- Tracking Representationalism.David Bourget & Angela Mendelovici - 2014 - In Andrew Bailey (ed.), Philosophy of Mind: The Key Thinkers. Continuum. pp. 209-235.This paper overviews the current status of debates on tracking representationalism, the view that phenomenal consciousness is a matter of tracking features of one's environment in a certain way. We overview the main arguments for the view and the main objections and challenges it faces. We close with a discussion of alternative versions of representationalism that might overcome the shortcomings of tracking representationalism.
point of view, agency, and representationalism
First, thank you to the authors for providing their paper online!
The problem with most forms of representationalism is that they do not actually close the explanatory gap. “Tracking representationalism” does not seem to be an exception. Beside the various possible objections explored in the paper, there remains the further objection that tracking representationalism, like its cousins, simply does not do what it aims to. It does not explain phenomenal consciousness, or why there is anything it is like to be in a mental state. The reason for this is that “what it is like” is a first-person experience, whereas talk of mental states, intentionality, tracking, etc., are third-person descriptions of events in the world, not of the phenomenal experience to which they correspond. What is missing is some strategy that can bridge the gap from third to first-person accounts—some way to “walk in the shoes of the brain”. To explain the correspondence between brain states and experience one must find some terms in which it is meaningful to retrace the steps through which the organism itself makes that correspondence.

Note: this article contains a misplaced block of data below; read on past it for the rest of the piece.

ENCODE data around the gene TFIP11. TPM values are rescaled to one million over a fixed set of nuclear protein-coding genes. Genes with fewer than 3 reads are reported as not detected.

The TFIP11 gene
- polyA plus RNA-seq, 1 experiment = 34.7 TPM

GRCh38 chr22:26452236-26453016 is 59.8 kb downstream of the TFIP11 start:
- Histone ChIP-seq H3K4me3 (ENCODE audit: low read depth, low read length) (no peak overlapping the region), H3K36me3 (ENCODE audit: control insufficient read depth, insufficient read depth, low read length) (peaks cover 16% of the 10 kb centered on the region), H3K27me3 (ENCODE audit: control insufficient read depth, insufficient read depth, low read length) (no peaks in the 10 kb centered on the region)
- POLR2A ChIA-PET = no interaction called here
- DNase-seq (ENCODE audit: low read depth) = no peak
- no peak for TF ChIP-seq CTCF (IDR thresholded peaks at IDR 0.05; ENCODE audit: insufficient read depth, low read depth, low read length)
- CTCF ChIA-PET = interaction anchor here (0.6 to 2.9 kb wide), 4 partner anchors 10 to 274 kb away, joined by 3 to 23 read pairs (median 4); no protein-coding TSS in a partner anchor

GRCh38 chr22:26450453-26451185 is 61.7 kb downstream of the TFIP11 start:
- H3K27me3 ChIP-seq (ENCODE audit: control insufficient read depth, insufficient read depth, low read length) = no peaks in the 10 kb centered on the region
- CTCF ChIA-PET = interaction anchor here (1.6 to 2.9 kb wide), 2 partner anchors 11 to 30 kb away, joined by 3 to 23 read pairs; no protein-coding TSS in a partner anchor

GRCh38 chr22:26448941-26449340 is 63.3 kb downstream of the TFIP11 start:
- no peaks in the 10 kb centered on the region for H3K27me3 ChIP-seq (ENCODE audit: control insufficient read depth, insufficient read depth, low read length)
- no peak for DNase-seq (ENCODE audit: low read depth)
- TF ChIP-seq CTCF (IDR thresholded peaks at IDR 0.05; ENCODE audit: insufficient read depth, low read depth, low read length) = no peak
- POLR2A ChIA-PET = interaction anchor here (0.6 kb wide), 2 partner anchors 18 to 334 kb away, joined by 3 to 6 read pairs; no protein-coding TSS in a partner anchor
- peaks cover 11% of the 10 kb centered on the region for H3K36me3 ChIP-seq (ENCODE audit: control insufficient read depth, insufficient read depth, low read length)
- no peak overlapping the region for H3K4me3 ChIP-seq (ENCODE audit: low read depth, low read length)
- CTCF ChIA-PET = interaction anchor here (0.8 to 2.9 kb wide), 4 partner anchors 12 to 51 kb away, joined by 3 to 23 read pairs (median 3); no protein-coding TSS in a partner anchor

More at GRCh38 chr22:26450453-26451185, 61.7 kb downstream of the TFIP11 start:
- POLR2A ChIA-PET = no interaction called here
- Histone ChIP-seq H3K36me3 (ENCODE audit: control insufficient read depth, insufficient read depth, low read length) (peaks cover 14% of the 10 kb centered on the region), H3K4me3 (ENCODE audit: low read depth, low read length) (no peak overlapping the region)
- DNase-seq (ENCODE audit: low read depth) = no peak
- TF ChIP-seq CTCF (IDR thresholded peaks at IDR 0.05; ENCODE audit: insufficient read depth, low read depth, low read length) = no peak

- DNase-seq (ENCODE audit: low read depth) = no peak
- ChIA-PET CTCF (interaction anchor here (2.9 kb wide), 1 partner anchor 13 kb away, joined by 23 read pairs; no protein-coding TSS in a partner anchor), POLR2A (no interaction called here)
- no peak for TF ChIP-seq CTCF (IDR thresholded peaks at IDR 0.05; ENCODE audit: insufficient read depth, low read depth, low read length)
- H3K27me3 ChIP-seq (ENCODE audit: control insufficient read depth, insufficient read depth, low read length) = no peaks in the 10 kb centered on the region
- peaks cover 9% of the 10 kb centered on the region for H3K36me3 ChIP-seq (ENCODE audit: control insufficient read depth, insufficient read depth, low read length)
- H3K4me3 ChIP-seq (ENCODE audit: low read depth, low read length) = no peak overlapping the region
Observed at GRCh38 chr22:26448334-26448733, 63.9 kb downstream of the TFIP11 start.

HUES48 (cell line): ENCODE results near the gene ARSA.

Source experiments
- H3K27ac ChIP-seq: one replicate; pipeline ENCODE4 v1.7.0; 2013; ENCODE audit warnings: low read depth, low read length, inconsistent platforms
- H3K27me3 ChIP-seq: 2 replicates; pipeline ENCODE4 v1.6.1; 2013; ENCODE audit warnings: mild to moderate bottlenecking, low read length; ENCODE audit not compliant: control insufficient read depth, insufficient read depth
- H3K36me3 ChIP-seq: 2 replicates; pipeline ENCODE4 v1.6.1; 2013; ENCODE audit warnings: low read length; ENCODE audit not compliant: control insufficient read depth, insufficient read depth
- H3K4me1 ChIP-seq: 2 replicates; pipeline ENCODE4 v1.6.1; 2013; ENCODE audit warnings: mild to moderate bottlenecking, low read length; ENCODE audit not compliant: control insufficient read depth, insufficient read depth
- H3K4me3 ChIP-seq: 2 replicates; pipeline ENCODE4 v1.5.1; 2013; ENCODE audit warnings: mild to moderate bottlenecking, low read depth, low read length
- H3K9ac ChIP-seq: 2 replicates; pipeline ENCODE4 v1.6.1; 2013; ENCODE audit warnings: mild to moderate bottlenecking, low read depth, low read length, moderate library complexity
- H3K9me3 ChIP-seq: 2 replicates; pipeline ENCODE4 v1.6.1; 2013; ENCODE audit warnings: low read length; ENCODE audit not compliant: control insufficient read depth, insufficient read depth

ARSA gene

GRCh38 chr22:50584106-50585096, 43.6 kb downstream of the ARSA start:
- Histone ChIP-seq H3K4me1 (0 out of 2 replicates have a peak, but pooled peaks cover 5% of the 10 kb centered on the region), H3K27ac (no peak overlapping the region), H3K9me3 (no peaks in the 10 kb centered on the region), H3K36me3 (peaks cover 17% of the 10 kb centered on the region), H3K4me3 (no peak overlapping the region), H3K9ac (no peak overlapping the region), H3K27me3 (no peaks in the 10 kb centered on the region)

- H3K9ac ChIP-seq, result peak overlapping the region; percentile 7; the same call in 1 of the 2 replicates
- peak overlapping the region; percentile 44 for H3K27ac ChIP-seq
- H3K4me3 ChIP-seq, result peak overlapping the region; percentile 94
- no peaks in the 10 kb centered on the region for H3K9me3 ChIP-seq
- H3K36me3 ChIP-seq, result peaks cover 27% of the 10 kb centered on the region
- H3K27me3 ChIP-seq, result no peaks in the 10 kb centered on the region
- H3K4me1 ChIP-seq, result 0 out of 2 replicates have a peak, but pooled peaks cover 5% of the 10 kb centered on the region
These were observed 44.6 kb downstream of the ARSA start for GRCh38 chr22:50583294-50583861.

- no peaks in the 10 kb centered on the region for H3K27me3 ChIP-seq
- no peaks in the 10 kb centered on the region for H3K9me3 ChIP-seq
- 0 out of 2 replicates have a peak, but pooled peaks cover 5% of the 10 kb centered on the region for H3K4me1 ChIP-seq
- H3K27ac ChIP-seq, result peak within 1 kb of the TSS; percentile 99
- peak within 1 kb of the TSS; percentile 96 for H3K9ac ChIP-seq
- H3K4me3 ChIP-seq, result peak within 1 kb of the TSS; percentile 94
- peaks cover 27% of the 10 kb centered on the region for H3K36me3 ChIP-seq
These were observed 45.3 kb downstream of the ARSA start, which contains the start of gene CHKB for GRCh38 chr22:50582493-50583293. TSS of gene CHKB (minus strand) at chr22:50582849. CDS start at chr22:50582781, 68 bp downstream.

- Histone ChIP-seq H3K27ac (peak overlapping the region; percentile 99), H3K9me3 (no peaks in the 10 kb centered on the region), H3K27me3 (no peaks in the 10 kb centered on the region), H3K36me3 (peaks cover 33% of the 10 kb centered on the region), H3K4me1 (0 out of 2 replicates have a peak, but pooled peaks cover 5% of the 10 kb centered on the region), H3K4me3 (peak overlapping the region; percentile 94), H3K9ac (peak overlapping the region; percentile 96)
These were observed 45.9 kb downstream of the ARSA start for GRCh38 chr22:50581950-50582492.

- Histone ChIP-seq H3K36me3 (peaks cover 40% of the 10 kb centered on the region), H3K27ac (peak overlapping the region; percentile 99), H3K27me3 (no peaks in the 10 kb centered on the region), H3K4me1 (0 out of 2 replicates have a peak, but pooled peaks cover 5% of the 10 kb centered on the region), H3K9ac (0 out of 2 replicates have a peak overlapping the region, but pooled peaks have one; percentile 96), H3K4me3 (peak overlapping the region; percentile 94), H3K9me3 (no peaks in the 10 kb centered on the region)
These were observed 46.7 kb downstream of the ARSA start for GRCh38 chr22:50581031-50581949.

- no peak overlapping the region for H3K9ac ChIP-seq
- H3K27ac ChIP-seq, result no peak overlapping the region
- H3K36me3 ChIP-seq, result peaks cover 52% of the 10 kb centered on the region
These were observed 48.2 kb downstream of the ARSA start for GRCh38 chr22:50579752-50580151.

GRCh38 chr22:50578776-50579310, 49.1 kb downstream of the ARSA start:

Perhaps this is the intent behind “intentionality” as a “step” in the process; however, another way to put this objection is that the problem is to explain intentionality itself. It is not adequate to consider it a mental process, implicitly from the observer’s objectifying point of view. Rather, the key might be to consider the organism’s intentions and how representing serves its purposes. Reflecting the organism’s need to represent to itself, phenomenal experience is a consequence of the organism’s own agency. As an agent, it has a point of view, and there is something that the world is like from that point of view.However perplexing the hard problem may be as an intellectual puzzle, as conscious human beings we know that our own brains, at least, do normally bridge the gap in daily experience!